The following letter was published in the Jan 4, 2008 Star Phoenix
Smoking in public housing places neighbours at risk
My neighbours are poisoning my family and the government thinks it’s OK.
My children and I recently moved into a government-run affordable housing unit, where the neighbours’ toxic cigarette smoke is seeping into our living quarters.
When I first noticed a fog in the kitchen and dining room, I figured it was just the lighting or maybe some condensation. It’s when I opened the kitchen cabinets under the sink that I realized it was as if someone was taking a smoke break right there in my home. I also noticed the all-too-familiar smell in our upstairs bathroom and the hallway.
I have remained a non-smoker despite growing up in an era where there were ashtrays provided in public facilities. I do all I can to keep my children away from exposure to harmful smoke.
I have always felt that government housing authorities keep their places clean and have strict rules on what you can and can’t do in them. So I wonder why they would allow smoking in these units. My house is attached in a row, so whatever goes on next door should be an issue if it affects me.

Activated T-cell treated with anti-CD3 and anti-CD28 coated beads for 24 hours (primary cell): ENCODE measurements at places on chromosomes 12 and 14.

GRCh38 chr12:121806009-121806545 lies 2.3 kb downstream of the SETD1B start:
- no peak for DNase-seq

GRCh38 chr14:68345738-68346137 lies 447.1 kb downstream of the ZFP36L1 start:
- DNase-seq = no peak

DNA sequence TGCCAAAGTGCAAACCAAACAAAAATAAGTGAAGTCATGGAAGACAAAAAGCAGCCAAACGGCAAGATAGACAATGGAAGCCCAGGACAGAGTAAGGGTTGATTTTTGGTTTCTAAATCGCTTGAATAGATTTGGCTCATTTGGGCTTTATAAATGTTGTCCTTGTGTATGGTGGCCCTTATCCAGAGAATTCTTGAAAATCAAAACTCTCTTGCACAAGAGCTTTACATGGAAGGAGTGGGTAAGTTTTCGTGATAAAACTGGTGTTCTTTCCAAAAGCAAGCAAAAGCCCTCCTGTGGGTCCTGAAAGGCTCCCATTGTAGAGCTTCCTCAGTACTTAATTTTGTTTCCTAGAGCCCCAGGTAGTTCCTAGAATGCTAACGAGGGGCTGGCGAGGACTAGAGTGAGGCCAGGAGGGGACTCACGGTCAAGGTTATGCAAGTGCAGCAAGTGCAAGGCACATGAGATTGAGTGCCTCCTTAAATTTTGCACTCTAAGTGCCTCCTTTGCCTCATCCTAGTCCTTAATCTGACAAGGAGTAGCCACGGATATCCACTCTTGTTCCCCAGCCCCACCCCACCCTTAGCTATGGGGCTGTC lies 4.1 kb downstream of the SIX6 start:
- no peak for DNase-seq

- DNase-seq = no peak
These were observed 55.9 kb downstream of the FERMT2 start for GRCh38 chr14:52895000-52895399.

When I raised the issue, they sent someone to caulk the holes were I thought the smoke might be coming in and told me to put cardboard over the cold air return upstairs to block the smoke. I’m no health expert, but I know you can’t just patch up holes to make the smoke go away and that the toxins can seep into every crack and crevice.
Someone at the Health department told me it’s a person’s right to smoke in his own home. What about my right to not have smoke in my home? I should not have to move out of my home because of someone else’s addiction.
Tara Gorecki, Saskatoon